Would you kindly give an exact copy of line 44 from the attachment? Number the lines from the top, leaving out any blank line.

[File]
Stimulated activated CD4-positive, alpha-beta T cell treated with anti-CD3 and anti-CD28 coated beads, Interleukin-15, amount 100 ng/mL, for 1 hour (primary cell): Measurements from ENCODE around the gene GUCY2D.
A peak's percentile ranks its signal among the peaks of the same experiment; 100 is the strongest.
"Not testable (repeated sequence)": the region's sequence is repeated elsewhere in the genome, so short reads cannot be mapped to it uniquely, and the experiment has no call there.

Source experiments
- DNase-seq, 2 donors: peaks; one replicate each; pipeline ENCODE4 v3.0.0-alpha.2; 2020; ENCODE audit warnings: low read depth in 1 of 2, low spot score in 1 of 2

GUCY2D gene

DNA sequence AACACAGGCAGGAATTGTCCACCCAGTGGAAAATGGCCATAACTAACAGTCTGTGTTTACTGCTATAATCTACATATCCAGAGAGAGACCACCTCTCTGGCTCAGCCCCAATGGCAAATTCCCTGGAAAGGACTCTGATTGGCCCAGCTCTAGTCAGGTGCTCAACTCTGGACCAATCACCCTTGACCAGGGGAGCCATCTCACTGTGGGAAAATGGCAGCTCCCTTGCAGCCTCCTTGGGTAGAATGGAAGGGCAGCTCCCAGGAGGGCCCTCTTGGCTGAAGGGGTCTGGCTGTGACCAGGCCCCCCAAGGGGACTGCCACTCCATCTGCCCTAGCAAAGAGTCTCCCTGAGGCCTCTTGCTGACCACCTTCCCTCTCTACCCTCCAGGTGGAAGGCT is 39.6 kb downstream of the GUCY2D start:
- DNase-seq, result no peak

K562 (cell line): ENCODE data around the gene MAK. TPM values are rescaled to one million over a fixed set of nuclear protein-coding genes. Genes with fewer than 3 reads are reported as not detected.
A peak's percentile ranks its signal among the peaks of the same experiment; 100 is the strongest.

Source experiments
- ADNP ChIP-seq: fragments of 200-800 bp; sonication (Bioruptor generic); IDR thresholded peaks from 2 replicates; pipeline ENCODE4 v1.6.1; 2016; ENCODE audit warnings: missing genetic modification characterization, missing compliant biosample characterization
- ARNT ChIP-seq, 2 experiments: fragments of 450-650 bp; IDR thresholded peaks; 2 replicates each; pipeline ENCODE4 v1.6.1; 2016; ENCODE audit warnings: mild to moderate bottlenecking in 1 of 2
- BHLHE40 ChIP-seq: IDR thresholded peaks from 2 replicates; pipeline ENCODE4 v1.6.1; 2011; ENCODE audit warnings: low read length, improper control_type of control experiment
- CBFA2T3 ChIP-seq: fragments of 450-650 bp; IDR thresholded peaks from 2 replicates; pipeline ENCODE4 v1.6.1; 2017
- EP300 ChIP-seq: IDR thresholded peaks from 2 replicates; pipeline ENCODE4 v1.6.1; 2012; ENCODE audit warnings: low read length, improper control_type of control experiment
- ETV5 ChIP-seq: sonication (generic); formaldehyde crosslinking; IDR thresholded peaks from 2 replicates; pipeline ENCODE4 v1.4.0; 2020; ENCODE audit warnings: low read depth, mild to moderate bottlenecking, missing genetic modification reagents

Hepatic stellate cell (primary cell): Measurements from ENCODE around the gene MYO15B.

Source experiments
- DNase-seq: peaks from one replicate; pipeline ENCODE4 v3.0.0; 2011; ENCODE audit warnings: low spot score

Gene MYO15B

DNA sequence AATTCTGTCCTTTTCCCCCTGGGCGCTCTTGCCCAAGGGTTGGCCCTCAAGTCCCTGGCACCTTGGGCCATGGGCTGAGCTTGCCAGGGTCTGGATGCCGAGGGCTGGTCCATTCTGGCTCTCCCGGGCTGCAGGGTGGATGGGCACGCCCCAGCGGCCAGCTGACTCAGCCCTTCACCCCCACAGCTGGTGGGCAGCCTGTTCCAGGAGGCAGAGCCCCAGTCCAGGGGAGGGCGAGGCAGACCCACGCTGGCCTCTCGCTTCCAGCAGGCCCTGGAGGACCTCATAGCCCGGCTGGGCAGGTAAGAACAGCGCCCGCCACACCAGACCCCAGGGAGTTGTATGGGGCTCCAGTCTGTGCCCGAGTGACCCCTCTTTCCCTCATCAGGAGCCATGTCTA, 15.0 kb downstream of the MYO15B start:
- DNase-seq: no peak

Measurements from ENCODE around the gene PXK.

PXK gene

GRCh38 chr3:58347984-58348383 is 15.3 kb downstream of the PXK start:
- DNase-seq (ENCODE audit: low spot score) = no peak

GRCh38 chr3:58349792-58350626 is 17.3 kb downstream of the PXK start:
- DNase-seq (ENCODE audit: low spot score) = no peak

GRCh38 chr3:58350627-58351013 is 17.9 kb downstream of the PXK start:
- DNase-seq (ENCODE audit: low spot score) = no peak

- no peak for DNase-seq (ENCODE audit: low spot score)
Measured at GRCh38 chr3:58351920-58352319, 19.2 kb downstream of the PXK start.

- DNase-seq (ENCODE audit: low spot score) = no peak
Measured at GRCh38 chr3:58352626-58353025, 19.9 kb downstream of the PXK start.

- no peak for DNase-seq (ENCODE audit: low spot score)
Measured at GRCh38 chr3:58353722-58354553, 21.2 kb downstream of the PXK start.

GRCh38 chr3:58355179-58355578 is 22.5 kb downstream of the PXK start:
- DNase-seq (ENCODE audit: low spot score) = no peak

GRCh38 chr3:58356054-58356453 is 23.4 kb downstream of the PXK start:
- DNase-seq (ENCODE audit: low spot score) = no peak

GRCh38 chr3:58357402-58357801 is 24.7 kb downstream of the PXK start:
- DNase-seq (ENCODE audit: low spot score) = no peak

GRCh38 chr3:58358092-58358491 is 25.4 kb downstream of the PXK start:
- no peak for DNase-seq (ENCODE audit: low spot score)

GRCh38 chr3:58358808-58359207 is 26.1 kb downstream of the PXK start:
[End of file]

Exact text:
GRCh38 chr3:58358092-58358491 is 25.4 kb downstream of the PXK start: